Home > business, spirituality > There Are Lots Of “I”s In A Team

There Are Lots Of “I”s In A Team

“Sacred Cows Make The Best Hamburger”

Do you ever get tired of hearing the old and worn out management cry: “There’s no I in team!”. In this article, I’d like to challenge that unquestioned assumption.

The left-hand figure in the graphic below depicts a man-made group with a bunch of “I”s thrown together. Since the motto is “it’s every man for himself,” the group shouldn’t really be called a team. It’s more like a heap of individual and unconnected parts. In a heap, the whole is nothing more than the sum of the parts.

three-team-types

The figure in the middle of the graphic represents a group of people instilled with the “there’s no I in team” mentality. In this case, the group is more than the sum of its parts and it’s a much better problem solving structure than a heap of “I”s. However, because of the across-the-board homogeneity and lack of distinction between group members, the solutions produced by a group of “we”s are bland and mediocre, like unflavored oatmeal.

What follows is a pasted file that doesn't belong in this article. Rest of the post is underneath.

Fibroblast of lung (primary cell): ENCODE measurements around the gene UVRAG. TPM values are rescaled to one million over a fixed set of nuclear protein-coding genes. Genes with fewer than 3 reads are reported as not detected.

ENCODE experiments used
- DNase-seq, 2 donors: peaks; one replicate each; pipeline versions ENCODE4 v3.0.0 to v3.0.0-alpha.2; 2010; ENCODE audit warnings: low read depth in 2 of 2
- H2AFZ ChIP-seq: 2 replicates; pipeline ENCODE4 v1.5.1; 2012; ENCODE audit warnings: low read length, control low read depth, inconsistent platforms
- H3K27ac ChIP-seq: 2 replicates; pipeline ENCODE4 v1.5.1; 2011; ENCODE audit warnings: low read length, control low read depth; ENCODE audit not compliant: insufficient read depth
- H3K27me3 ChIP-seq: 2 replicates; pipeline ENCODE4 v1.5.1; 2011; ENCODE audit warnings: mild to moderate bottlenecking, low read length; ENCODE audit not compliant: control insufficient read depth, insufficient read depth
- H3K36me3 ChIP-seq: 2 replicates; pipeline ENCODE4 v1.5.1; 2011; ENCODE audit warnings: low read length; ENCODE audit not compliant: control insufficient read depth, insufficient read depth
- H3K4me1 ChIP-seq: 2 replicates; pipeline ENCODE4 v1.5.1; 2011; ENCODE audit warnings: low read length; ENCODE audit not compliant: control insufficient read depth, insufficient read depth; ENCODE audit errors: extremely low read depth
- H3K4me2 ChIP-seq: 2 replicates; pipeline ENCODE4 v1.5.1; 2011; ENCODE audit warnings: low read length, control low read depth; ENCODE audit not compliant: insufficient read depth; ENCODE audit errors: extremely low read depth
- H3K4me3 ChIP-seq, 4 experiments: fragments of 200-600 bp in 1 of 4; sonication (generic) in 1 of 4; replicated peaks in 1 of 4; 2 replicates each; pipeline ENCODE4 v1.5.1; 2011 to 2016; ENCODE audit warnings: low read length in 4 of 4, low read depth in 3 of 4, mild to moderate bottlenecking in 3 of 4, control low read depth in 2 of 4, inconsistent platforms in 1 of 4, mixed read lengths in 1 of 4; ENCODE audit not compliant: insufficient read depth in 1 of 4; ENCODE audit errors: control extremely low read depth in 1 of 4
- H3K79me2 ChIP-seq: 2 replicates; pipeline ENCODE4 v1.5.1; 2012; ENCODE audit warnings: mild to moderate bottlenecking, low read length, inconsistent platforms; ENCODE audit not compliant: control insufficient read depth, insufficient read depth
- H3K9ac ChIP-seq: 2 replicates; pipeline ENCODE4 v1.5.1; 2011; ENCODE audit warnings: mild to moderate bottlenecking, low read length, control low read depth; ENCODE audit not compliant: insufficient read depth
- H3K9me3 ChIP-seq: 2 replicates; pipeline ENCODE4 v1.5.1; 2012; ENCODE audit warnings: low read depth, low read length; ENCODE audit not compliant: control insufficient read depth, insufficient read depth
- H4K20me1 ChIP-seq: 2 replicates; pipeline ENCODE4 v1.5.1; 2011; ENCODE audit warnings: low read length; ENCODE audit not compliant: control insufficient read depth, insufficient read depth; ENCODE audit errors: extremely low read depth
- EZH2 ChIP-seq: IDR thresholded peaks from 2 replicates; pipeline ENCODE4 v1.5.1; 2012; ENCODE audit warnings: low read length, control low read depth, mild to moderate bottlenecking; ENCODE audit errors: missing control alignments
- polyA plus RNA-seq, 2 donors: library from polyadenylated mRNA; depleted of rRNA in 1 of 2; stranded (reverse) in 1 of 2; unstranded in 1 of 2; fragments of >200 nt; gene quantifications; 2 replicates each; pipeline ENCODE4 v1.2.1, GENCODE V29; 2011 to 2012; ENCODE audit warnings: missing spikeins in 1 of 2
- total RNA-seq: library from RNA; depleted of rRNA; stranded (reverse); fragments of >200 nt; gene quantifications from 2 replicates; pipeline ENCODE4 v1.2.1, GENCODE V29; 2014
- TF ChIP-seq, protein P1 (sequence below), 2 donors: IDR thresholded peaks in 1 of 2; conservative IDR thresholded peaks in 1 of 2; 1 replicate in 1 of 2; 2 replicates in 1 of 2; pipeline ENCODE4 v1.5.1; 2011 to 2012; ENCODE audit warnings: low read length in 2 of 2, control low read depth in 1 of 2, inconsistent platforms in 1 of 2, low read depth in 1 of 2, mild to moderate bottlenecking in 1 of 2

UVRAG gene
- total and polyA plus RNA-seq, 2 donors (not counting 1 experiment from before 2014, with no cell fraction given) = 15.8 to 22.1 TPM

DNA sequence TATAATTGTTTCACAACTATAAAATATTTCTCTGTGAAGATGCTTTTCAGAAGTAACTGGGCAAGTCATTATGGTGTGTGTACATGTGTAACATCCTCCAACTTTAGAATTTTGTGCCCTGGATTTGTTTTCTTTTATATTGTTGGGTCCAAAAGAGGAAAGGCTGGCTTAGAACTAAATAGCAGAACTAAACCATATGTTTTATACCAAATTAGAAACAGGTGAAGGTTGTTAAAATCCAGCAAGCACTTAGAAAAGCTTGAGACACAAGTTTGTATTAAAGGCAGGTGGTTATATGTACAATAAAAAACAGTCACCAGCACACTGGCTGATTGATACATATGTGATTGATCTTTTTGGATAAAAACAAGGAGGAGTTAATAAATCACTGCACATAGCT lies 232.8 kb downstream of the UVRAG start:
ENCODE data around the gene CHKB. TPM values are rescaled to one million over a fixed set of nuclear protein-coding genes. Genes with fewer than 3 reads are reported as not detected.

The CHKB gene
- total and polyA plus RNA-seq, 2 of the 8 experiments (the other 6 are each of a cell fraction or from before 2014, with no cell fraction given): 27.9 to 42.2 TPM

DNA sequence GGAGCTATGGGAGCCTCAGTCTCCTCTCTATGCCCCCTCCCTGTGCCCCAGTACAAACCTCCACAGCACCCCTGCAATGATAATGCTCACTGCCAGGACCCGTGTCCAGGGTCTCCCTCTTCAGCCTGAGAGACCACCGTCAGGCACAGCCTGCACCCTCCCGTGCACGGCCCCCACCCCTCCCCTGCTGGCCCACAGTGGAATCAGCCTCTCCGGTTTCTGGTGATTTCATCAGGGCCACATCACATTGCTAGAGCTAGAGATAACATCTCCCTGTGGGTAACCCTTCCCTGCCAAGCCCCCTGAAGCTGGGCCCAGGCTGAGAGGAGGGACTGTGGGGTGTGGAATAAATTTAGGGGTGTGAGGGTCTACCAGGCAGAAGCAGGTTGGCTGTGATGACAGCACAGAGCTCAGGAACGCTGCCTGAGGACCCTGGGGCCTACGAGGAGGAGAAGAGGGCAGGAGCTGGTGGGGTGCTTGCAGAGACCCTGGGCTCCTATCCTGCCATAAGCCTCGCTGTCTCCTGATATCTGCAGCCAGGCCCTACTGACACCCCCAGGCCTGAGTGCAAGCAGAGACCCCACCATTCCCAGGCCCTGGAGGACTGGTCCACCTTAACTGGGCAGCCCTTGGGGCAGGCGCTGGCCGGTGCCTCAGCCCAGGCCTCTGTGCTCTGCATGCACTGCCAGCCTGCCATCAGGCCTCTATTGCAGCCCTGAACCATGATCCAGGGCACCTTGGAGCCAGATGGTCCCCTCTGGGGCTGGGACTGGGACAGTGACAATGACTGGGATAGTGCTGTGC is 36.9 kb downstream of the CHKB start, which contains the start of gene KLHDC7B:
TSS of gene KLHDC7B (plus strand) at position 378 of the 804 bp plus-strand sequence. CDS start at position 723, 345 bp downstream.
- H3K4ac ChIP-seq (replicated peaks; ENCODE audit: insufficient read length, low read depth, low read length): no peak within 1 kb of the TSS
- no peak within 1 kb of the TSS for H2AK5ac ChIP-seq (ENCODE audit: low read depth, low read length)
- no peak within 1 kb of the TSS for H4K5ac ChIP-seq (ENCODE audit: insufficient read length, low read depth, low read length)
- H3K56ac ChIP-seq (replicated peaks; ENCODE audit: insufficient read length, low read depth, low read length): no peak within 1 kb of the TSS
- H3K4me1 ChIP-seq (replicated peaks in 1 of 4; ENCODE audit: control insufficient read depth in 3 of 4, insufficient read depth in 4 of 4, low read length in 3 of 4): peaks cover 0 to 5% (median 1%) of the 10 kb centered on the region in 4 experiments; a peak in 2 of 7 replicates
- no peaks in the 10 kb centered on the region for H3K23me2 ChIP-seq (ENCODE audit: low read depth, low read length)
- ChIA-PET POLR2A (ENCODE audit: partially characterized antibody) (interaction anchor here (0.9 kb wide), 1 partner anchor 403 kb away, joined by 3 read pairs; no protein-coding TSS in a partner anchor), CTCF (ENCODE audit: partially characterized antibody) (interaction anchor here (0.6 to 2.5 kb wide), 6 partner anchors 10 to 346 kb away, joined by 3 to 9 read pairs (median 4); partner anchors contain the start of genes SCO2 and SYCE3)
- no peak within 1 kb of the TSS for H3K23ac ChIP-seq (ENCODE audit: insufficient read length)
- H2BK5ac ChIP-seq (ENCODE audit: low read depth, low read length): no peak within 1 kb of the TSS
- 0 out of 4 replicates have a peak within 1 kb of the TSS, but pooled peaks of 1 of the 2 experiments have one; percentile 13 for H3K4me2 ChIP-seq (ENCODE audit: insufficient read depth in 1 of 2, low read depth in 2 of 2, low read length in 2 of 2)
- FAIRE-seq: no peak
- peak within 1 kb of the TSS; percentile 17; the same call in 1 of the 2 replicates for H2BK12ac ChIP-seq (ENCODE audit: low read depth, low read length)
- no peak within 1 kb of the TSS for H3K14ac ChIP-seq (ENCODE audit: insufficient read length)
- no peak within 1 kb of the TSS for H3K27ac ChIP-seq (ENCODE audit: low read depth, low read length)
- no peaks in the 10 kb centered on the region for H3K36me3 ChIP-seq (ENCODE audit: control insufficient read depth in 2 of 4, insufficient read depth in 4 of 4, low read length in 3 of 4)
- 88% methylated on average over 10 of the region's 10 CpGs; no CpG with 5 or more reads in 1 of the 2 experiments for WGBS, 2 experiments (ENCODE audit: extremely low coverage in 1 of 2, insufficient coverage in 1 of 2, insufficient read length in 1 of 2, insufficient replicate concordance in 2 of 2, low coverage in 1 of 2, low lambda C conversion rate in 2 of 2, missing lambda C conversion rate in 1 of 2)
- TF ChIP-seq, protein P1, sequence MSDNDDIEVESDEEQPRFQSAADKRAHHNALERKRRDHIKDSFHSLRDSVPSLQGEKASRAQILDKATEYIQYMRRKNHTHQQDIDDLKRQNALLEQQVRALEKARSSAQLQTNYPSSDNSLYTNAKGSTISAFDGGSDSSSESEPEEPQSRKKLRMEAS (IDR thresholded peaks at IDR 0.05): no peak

The figure on the right shows the ideal team. It’s composed of people who are motivated to succeed both individually and collectively. Relative to the other two types of groups, the team of “I + We”s is a super performer and it creates innovative solutions to problems. Thus, a high performing team is comprised of lots of “I”s.

Sadly, the vast majority of corpo organizations create hideous hybrid abominations like the one in the figure below. Yuk!

worst-group-type

By; repeatedly espousing that “there’s no I in team!” to the doers sub-group; treating all work with the same apathetic reception regardless of relative quality; and punishing individual creativity; managers create and nurture a divided mediocracy. Of course, since they are the chosen ones, managers never follow the rules that they espouse for others. Thus, they are constantly and cleverly competing with their brethren for status and entitlement, operating as “I”s. It’s a good thing that the “we”s actually produce the outputs that allow the organization to survive, even though their products are mediocre and boring as hell.

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